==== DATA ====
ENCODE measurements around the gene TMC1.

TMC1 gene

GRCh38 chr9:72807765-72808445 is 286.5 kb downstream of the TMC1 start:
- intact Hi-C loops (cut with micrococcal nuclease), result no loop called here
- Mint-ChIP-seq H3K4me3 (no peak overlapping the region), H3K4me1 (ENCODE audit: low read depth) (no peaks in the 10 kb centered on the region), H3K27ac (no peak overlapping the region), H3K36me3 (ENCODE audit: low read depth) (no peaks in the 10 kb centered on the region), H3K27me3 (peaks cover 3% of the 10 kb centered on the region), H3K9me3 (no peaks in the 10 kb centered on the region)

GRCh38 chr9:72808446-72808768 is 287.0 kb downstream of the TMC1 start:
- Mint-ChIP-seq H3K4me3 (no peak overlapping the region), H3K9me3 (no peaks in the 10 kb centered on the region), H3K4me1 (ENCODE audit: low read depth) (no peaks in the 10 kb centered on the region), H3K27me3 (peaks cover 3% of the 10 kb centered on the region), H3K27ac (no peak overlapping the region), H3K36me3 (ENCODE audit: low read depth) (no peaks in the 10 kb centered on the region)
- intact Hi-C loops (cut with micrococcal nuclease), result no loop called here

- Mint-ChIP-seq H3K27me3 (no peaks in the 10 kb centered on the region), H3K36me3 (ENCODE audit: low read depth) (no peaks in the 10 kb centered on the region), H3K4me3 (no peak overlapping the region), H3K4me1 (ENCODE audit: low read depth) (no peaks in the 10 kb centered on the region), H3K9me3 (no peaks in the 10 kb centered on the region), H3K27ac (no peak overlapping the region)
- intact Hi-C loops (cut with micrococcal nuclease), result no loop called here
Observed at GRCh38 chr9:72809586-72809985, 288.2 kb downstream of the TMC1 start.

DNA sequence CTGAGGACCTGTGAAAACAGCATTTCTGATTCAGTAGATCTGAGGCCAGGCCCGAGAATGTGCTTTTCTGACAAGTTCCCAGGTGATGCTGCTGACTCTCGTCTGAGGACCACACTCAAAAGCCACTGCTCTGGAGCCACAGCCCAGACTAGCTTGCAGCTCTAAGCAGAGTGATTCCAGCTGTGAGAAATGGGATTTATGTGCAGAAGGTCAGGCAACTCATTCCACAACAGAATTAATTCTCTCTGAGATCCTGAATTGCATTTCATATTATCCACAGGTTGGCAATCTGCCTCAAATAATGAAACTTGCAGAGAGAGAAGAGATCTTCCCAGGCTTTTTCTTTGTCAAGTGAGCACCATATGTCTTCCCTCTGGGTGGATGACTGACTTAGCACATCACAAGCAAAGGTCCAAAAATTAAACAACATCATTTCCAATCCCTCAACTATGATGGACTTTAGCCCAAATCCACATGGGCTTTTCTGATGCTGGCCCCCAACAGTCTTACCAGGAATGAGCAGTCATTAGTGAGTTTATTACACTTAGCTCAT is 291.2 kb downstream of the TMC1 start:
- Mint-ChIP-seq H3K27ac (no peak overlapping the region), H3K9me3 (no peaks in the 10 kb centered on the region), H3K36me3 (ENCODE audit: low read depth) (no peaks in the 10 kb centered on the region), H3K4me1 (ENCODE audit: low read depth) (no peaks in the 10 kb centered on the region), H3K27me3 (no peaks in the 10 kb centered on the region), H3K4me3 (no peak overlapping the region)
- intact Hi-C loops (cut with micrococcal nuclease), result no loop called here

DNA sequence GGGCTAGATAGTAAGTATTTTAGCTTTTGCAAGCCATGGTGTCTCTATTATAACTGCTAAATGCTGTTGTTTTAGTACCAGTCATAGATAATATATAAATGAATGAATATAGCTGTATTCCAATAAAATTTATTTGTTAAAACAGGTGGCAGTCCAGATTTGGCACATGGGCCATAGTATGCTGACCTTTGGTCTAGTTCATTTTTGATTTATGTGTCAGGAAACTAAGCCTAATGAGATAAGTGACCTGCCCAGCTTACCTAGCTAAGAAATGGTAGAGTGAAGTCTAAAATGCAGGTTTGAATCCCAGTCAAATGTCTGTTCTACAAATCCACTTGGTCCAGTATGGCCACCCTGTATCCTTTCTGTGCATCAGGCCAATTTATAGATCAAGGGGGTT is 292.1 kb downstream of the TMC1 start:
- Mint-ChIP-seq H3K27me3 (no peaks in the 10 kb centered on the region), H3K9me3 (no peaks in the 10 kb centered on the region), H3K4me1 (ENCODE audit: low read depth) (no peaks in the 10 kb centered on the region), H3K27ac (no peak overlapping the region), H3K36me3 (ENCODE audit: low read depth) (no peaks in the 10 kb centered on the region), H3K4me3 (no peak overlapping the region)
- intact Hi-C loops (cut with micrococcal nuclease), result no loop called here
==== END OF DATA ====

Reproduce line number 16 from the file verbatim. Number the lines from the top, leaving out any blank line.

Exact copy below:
- Mint-ChIP-seq H3K27me3 (no peaks in the 10 kb centered on the region), H3K9me3 (no peaks in the 10 kb centered on the region), H3K4me1 (ENCODE audit: low read depth) (no peaks in the 10 kb centered on the region), H3K27ac (no peak overlapping the region), H3K36me3 (ENCODE audit: low read depth) (no peaks in the 10 kb centered on the region), H3K4me3 (no peak overlapping the region)